Prayer: Patient Trust

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Above all, trust in the slow work of God.
We are quite naturally impatient in everything to reach the end without delay.
We should like to skip the intermediate stages.
We are impatient of being on the way to something unknown, something new.

And yet it is the law of all progress
that it is made by passing through some stages of instability—
and that it may take a very long time.

And so I think it is with you;
your ideas mature gradually—let them grow,
let them shape themselves, without undue haste.
Don’t try to force them on,
as though you could be today what time
(that is to say, grace and circumstances acting on your own good will)
will make of you tomorrow.

Only God could say what this new spirit
gradually forming within you will be.
Give Our Lord the benefit of believing
that his hand is leading you,
and accept the anxiety of feeling yourself
in suspense and incomplete.

— Pierre Teilhard de Chardin, SJ* excerpted from Hearts on Fire


These words feel like they see deep into the core of my soul and are written just for me. I’ve worked hard to become more patient. And I’m now pretty patient with things like bad traffic, recalcitrant and demanding pets, and bizarre rules dealing with bureaucracies. But when it comes to myself, I’m not so accepting of how long it can take to change habits and behaviors that I really want to change.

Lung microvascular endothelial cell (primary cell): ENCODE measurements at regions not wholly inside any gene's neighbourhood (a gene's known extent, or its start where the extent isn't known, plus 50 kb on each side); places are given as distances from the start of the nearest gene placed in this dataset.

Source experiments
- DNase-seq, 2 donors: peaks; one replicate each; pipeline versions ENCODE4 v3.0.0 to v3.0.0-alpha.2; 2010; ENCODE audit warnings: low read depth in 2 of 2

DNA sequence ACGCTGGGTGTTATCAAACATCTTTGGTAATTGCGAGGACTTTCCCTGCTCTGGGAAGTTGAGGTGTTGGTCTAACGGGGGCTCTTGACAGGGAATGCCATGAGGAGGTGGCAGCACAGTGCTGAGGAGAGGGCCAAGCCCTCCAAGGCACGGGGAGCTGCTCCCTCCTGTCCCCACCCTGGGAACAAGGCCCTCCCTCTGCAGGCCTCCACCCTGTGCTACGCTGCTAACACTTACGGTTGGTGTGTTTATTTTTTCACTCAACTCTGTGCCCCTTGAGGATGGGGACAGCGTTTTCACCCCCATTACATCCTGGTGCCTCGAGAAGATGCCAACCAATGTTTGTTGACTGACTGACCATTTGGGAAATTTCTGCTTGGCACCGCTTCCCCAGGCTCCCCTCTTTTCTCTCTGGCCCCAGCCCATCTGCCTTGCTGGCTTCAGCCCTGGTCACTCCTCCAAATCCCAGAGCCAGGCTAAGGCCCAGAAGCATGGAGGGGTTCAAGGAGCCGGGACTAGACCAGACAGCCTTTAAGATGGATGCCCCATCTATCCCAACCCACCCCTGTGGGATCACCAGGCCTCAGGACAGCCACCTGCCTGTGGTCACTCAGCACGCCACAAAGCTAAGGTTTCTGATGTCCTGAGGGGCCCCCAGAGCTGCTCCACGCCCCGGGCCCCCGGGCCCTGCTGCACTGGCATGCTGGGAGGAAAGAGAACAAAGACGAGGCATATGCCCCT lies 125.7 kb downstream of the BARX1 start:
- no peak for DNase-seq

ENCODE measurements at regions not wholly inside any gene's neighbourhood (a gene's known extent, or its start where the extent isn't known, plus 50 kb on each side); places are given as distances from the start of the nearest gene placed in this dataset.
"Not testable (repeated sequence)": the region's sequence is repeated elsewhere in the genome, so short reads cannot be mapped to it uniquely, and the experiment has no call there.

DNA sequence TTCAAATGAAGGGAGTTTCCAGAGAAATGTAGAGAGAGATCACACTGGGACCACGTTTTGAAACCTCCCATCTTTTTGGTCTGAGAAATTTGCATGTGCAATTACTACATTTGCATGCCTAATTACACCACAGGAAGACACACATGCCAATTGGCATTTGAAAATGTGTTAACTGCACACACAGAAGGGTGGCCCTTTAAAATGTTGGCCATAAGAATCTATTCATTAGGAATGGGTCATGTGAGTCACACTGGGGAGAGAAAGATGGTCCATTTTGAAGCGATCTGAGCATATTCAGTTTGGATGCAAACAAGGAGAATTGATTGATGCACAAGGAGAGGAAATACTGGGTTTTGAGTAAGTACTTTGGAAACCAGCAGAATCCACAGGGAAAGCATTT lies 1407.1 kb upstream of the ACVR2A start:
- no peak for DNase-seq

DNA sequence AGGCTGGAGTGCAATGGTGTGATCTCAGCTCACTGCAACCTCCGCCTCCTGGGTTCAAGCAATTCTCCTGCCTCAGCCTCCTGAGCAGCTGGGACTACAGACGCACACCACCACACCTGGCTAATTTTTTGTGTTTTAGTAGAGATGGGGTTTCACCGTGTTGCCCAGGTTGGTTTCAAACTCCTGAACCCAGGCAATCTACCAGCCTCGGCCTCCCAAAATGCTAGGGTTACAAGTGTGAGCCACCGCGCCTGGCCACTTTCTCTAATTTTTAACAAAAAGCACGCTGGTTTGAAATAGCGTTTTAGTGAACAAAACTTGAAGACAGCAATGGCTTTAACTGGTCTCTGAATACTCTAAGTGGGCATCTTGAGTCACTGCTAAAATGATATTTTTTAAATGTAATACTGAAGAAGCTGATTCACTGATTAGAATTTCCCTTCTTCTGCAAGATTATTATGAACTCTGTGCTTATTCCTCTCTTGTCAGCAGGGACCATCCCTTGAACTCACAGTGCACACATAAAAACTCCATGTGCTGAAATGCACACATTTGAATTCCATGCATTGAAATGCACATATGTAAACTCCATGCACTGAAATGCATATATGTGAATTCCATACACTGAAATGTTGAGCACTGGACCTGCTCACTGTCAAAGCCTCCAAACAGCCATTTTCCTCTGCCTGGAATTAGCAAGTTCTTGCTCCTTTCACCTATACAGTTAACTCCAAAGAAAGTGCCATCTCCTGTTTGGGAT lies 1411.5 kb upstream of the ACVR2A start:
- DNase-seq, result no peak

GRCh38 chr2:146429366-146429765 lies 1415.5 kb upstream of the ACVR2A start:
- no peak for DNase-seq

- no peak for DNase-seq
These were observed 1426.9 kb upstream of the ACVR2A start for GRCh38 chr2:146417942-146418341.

This prayer helps me take a deep breath and let go of my inner frustration with myself. Although I’ll probably always be uncomfortable with feeling “in suspense and incomplete,” maybe I can learn to accept it as a necessary stage in the process of change.


*Pierre Teilhard de Chardin, SJ (1881 – 1955) was a French Jesuit priest, paleontologist, theologian, and teacher. His writings reconciling evolution and Christian faith were condemned by Church officials during his life and continuing after his death. More recently, the Church (including Pope Francis) has made positive comments on his ideas.

3 comments

  1. When I read the title of this post, I thought “patient” meant my role for a few hours this week as I sought advice from various medical professionals. After reading the complete post, I quickly realized that you were using patient as an adjective and not a noun. However, I also acknowledge that I need to be a more patient patient. Thank you for the reminder. “Be joyful in hope, Patient in afflictions, Faithful in Prayer.”

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    1. It’s amazing that the “patient” post came at exactly the same time you were being a “patient!” I hadn’t thought of the interesting twist on this word. We’re all patients (the noun version of the word) at some point and so thanks for the reminder that that is often exactly when we need to be the most patient (adjective).

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